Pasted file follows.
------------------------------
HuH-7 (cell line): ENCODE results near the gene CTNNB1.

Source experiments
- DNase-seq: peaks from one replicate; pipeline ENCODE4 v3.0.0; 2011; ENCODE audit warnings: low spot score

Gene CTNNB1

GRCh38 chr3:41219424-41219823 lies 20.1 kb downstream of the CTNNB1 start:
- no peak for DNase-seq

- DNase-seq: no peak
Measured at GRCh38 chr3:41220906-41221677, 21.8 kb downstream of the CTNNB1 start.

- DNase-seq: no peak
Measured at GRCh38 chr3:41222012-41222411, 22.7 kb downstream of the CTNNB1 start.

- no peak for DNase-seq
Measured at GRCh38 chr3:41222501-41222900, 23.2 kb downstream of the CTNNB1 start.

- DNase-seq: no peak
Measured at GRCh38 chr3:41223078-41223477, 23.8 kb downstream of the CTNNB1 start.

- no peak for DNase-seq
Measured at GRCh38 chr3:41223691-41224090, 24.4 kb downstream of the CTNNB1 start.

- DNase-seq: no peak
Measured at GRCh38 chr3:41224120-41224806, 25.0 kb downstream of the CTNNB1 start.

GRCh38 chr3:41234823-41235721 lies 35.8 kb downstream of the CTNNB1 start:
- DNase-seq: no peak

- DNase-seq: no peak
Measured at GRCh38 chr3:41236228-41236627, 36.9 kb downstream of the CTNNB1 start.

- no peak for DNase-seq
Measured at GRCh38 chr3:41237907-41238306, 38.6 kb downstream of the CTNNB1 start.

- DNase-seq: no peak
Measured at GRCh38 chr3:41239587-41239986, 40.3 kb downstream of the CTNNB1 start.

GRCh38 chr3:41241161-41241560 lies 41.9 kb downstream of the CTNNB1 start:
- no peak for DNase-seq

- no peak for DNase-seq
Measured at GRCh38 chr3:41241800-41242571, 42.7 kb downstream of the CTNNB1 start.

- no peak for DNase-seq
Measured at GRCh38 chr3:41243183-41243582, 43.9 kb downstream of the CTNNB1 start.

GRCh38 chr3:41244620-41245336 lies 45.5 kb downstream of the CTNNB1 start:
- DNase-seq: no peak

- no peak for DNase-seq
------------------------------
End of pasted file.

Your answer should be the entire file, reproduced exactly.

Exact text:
HuH-7 (cell line): ENCODE results near the gene CTNNB1.

Source experiments
- DNase-seq: peaks from one replicate; pipeline ENCODE4 v3.0.0; 2011; ENCODE audit warnings: low spot score

Gene CTNNB1

GRCh38 chr3:41219424-41219823 lies 20.1 kb downstream of the CTNNB1 start:
- no peak for DNase-seq

- DNase-seq: no peak
Measured at GRCh38 chr3:41220906-41221677, 21.8 kb downstream of the CTNNB1 start.

- DNase-seq: no peak
Measured at GRCh38 chr3:41222012-41222411, 22.7 kb downstream of the CTNNB1 start.

- no peak for DNase-seq
Measured at GRCh38 chr3:41222501-41222900, 23.2 kb downstream of the CTNNB1 start.

- DNase-seq: no peak
Measured at GRCh38 chr3:41223078-41223477, 23.8 kb downstream of the CTNNB1 start.

- no peak for DNase-seq
Measured at GRCh38 chr3:41223691-41224090, 24.4 kb downstream of the CTNNB1 start.

- DNase-seq: no peak
Measured at GRCh38 chr3:41224120-41224806, 25.0 kb downstream of the CTNNB1 start.

GRCh38 chr3:41234823-41235721 lies 35.8 kb downstream of the CTNNB1 start:
- DNase-seq: no peak

- DNase-seq: no peak
Measured at GRCh38 chr3:41236228-41236627, 36.9 kb downstream of the CTNNB1 start.

- no peak for DNase-seq
Measured at GRCh38 chr3:41237907-41238306, 38.6 kb downstream of the CTNNB1 start.

- DNase-seq: no peak
Measured at GRCh38 chr3:41239587-41239986, 40.3 kb downstream of the CTNNB1 start.

GRCh38 chr3:41241161-41241560 lies 41.9 kb downstream of the CTNNB1 start:
- no peak for DNase-seq

- no peak for DNase-seq
Measured at GRCh38 chr3:41241800-41242571, 42.7 kb downstream of the CTNNB1 start.

- no peak for DNase-seq
Measured at GRCh38 chr3:41243183-41243582, 43.9 kb downstream of the CTNNB1 start.

GRCh38 chr3:41244620-41245336 lies 45.5 kb downstream of the CTNNB1 start:
- DNase-seq: no peak

- no peak for DNase-seq